Last week, my little prayer group reflected on the Feast of Transfiguration, last Sunday's Gospel reading, and shared several stories of moments when they saw (or felt) the transfiguration of the Lord in their own lives.
I cannot personally recall of any moment in my life when I perceive God to reveal Himself in such splendor as described in the Gospel passage of transfiguration. Not being a native speaker of English, the word "transfiguration" has always meant for me, Jesus' transfiguration, and is not linked to any experience I've ever had, but perhaps I can identify with "epiphany", or in my case, mini-epiphanies...
To look upon the face of Christ, to recognize its mystery amid the daily events and the sufferings of his human life, and then to grasp the divine splendour definitively revealed in the Risen Lord, seated in glory at the right hand of the Father: this is the task of every follower of Christ and therefore the task of each one of us.—Rosarium Virginis Mariae (no. 9)
While in exile on earth, many of us have to rely on dark faith, a sometimes truly opaque faith, that believed that beneath our exterior appearances, there is to behold, the divinity of each soul. The three apostles were the lucky ones to behold Jesus in His glory while still on earth!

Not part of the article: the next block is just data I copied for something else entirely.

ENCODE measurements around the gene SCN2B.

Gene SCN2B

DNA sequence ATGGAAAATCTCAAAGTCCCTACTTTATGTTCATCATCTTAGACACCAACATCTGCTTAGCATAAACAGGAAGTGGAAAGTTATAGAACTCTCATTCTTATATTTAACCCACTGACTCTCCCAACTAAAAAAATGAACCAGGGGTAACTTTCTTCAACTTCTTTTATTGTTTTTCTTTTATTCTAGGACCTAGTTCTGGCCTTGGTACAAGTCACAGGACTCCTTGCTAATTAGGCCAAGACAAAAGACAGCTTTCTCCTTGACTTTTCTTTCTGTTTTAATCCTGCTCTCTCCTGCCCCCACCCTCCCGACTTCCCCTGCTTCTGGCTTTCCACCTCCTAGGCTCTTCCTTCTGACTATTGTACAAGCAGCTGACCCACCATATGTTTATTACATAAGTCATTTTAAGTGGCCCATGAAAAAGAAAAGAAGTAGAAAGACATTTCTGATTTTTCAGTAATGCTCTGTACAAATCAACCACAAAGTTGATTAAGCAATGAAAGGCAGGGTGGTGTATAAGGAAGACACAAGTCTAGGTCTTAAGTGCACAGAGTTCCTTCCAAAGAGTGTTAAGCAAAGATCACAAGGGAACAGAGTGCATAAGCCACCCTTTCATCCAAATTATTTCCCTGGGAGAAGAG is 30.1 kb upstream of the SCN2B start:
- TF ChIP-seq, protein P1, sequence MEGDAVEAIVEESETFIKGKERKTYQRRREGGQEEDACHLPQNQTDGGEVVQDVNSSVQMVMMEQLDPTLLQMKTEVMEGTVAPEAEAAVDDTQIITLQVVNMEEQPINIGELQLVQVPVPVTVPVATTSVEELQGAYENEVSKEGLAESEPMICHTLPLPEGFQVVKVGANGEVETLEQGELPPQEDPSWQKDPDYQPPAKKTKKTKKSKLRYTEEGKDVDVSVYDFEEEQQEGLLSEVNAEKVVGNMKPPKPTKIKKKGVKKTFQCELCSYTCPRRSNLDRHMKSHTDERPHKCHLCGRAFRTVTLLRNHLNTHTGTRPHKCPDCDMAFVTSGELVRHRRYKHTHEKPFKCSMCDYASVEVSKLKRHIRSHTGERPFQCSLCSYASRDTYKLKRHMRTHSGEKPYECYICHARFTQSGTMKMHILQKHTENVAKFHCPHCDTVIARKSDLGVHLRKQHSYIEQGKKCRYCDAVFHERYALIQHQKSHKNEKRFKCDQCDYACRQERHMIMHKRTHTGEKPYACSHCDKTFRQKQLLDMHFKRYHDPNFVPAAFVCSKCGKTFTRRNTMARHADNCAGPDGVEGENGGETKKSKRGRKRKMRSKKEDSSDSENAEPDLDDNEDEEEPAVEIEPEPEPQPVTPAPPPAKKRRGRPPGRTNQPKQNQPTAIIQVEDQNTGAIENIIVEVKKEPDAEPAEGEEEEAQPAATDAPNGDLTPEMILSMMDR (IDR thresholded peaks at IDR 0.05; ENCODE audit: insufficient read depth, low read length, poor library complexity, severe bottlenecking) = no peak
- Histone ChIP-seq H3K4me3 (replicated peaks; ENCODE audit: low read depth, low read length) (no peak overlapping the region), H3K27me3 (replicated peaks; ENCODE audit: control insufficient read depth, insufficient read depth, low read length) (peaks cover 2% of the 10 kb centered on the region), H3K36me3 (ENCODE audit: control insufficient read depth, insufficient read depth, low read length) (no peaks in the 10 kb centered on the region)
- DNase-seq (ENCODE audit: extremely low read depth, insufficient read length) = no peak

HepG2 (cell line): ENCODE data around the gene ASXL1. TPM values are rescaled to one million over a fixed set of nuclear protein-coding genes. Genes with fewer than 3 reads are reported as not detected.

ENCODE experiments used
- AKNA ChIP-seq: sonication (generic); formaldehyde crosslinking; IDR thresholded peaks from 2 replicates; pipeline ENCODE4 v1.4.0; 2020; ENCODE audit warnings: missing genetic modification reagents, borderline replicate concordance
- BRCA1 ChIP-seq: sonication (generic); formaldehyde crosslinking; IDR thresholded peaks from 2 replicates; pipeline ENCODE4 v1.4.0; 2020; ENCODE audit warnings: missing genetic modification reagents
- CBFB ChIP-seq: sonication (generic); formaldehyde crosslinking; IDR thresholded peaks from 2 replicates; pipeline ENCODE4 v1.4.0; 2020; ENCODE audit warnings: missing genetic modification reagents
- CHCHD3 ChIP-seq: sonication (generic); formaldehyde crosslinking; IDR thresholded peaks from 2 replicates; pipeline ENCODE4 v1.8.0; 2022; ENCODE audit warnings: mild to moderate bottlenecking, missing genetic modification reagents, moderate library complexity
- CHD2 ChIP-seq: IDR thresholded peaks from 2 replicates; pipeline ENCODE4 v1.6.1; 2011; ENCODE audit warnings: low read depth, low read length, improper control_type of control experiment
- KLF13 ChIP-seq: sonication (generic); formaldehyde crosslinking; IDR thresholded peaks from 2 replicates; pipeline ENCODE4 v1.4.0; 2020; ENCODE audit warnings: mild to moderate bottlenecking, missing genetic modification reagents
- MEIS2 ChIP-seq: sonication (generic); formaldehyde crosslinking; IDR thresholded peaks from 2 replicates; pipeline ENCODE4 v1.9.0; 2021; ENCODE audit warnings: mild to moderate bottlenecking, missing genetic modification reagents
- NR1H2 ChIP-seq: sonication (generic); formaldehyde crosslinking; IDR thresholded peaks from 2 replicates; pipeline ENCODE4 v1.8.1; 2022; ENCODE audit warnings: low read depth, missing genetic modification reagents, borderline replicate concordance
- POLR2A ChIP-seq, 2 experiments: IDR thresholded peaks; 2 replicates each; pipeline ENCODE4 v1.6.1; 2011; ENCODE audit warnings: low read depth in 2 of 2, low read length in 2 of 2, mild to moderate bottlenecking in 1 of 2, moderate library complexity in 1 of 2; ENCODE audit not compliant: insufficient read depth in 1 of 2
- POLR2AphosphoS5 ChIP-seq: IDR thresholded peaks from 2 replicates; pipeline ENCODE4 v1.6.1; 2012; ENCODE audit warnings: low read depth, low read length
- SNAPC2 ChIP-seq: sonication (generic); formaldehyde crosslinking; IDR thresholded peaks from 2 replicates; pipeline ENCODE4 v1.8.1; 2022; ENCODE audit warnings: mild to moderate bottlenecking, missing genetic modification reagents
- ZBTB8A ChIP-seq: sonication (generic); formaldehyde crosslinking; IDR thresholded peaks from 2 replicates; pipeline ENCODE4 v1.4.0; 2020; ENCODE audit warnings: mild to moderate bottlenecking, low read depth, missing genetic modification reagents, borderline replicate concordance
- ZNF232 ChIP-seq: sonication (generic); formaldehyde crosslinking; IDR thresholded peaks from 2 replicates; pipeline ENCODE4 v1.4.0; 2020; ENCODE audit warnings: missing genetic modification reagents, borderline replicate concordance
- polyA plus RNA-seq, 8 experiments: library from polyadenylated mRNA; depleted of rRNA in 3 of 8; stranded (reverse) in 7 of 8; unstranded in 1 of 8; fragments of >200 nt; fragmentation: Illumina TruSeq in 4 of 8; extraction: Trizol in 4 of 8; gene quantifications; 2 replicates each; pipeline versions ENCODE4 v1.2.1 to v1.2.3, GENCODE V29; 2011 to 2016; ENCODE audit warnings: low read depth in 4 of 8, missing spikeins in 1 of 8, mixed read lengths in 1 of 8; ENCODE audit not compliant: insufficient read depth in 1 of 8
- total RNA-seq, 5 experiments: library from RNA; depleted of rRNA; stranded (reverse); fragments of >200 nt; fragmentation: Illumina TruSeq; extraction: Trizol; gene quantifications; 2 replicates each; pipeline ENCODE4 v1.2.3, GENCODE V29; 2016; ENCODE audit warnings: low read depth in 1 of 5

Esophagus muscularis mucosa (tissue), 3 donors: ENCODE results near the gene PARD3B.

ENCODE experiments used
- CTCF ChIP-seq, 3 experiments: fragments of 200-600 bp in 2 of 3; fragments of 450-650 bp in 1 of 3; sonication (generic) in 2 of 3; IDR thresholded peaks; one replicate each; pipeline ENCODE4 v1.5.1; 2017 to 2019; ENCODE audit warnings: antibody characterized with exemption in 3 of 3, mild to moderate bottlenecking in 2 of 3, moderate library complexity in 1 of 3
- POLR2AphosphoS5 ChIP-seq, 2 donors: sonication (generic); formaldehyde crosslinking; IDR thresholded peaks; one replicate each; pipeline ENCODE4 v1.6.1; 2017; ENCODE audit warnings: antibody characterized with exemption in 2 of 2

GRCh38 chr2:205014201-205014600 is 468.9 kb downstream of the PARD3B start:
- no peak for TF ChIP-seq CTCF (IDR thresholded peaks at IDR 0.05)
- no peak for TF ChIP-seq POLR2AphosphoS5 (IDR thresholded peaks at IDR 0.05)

Yet fret not, we who have not ascended the mountain, for each of us indeed has a capacity to behold hidden glory! Naturally, our feeble senses cannot perceive the glory of God, but our eyes of faith could "see". My epiphanies consist only of fleeting moments when, gazing at the face of God, He deemed to unveil Himself and made known His will for me.
For me, after those all-too-short epiphanies, come an awareness of new eyes of faith. Through these, I began to 'see' that beneath each person's appearance, there is a being of infinite worth. Each person becomes more than an accident, more than a statistic, more than an irritant, more than an economic unit, more than another pair of hands; he is a child of God! It is ironic that our bodies, meant to 'make visible the invisible', could limit our views to what our physical senses perceive.
"St John tells us that the other enemy is the lust of the eyes, a deep-seated avariciousness that leads us to appreciate only what we can touch. Such eyes are glued to earthly things and, consequently, they are blind to supernatural realities. We can, then, use this expression of sacred Scripture to indicate that disordered desire for material things, as well as that deformation which views everything around us — other people, the circumstances of our life and of our age — with just human vision."—St Josemaria Escriva, Christ is passing by
Our cry Domine, ut videam! becomes a proclamation of faith, a faith that has not yet seen but seeks to unveil the face of God.